While the impact of winter weather varies across the country, nearly all Americans are affected in some capacity each year as temperatures drop, from freezing rain to severe blizzards. (In Florida, think hurricane or your typical June thunderstorm.)
One of the key dangers when severe weather strikes is the potential loss of heat, power and communication services. Making a portable generator part of your family’s emergency plan can help keep your loved ones safe and warm in the event of an unexpected power outage.
While they can provide reliable back-up energy for portable heaters, help prevent food spoilage and allow for access to radio or television for news and weather updates, portable generators must be used properly to avoid carbon monoxide risks. Newer generator models that comply with the American National Standards Institute/Portable Generator Manufacturers’ Association (PGMA) G300 Standard include carbon monoxide sensors and shutdown features to help protect your family from dangerous carbon monoxide buildup and poisoning, which can cause extreme illness and even death.
Before severe weather hits, PGMA recommends educating yourself on safe use and keeping these portable generator safety precautions in mind to help ensure your family is ready for whatever winter may bring:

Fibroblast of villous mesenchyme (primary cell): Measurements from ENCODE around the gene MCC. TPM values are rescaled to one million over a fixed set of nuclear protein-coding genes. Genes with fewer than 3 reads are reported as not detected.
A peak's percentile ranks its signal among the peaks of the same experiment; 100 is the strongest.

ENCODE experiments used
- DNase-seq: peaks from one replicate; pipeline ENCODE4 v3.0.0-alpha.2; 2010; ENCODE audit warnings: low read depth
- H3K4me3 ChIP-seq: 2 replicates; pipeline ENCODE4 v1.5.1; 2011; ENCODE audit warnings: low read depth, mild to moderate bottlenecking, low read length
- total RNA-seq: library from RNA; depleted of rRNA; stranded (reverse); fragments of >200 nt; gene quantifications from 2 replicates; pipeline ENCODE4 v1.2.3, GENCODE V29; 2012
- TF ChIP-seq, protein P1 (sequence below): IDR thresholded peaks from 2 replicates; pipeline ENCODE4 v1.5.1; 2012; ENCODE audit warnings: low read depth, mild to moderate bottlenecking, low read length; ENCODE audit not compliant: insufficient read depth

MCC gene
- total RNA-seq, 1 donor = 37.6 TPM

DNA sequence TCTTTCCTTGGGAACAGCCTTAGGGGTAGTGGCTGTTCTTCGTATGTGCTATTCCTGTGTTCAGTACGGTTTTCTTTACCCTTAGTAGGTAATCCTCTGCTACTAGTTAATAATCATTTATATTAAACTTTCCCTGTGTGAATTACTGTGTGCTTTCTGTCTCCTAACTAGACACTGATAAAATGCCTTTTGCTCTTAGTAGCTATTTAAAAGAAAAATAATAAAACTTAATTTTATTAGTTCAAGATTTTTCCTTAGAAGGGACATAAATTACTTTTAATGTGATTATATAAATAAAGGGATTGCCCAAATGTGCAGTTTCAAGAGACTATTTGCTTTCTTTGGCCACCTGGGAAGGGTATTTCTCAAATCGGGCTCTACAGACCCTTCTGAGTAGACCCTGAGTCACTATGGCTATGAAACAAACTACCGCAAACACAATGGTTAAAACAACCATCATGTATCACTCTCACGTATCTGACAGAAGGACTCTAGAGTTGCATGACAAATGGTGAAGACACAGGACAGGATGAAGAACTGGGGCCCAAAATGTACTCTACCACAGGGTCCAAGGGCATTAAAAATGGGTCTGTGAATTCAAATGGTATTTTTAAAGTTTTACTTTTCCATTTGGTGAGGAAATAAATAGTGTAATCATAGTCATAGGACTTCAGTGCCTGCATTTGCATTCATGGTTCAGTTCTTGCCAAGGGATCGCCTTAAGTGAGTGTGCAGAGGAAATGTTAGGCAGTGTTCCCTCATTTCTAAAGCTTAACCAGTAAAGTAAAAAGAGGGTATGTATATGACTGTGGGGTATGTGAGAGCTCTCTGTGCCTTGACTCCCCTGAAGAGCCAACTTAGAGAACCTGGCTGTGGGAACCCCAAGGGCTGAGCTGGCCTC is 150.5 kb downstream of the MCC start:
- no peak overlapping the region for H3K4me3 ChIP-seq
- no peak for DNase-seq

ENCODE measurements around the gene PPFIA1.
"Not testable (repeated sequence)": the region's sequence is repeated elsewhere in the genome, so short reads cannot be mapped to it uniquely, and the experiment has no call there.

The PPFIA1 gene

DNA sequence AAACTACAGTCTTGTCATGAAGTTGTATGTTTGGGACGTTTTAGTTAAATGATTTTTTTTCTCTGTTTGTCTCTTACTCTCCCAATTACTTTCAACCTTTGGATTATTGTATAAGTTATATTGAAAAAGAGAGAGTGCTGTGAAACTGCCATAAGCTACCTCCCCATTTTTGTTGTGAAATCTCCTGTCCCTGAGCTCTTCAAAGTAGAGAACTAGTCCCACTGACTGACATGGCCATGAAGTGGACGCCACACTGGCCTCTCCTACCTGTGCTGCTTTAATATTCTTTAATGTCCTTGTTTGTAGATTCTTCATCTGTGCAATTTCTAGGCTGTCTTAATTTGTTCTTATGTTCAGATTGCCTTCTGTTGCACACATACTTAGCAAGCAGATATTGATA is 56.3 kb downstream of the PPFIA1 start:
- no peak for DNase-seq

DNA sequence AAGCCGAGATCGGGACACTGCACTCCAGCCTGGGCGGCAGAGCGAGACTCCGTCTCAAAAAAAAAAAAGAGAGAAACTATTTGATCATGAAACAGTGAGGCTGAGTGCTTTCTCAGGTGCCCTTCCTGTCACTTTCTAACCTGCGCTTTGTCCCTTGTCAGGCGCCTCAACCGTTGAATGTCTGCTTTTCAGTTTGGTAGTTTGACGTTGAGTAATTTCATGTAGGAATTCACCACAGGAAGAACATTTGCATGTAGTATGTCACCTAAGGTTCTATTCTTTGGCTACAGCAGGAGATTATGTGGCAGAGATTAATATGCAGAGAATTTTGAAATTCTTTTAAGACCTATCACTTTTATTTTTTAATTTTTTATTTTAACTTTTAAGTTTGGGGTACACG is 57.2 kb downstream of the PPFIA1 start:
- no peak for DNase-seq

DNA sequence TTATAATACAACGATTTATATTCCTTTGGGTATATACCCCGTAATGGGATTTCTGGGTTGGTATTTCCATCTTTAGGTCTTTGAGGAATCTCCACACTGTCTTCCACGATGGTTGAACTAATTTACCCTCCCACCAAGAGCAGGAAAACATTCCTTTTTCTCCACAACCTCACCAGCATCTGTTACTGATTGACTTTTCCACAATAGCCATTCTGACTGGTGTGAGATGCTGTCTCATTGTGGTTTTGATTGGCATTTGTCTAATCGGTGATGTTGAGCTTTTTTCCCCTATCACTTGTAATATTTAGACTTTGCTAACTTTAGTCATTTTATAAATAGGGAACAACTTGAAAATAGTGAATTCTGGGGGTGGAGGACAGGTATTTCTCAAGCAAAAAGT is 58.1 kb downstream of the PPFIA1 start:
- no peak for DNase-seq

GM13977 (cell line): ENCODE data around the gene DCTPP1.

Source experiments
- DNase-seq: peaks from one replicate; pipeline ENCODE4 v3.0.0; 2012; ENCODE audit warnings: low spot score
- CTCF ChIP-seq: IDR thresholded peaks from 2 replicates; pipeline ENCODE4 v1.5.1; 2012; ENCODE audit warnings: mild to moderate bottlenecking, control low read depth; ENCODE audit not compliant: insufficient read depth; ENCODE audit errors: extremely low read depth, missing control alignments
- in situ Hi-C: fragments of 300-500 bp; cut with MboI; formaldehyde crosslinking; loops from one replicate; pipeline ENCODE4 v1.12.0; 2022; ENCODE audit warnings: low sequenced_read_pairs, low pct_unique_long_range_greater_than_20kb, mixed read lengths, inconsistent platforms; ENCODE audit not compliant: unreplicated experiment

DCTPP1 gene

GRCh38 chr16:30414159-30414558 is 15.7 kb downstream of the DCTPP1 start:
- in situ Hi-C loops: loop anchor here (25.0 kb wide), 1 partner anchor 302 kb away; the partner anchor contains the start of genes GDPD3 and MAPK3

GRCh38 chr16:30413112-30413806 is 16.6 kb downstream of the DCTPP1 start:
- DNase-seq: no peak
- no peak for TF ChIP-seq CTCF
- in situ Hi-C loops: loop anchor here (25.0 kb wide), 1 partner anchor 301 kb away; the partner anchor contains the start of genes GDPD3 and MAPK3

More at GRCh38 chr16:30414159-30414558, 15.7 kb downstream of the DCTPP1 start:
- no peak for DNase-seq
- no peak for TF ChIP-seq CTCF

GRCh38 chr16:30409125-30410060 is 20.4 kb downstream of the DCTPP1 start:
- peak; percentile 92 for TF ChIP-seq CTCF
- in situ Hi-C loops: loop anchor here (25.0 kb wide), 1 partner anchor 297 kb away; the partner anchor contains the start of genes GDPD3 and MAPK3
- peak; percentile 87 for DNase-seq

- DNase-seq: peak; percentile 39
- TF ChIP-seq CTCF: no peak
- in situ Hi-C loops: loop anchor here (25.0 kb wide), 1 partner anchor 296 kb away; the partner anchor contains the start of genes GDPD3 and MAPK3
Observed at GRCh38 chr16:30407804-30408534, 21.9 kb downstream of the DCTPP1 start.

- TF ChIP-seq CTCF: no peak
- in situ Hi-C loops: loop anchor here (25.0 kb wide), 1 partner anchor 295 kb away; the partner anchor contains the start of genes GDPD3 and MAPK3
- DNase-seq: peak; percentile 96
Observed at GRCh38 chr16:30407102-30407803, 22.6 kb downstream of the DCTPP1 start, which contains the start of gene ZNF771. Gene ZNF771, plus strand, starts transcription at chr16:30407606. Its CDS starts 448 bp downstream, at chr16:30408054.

- Read the operator’s manual first and follow the manufacturer’s recommended precautions and procedures, as well as instructions on safe operation and potential hazards.
- Remember you cannot smell, see or taste carbon monoxide, so proper use of portable generators is crucial.
- To avoid dangerous carbon monoxide accumulation, always “Take It Outside.” This means you should never run a portable generator indoors in areas such as garages, basements, crawl spaces, breezeways, sheds or other partially enclosed spaces.
- Always place portable generators downwind and point engine exhaust away from occupied spaces.
- Only use portable generators outside and never place a portable generator near windows, doors or vents, as carbon monoxide gas can accumulate and potentially be drawn indoors.
- Learn to recognize the symptoms of carbon monoxide poisoning: headache, nausea, dizziness, shortness of breath, weakness and fainting.
- If you feel sick, dizzy or weak while using a portable generator, get to fresh air immediately and call 911 for emergency medical attention.
- Install carbon monoxide alarms inside your home.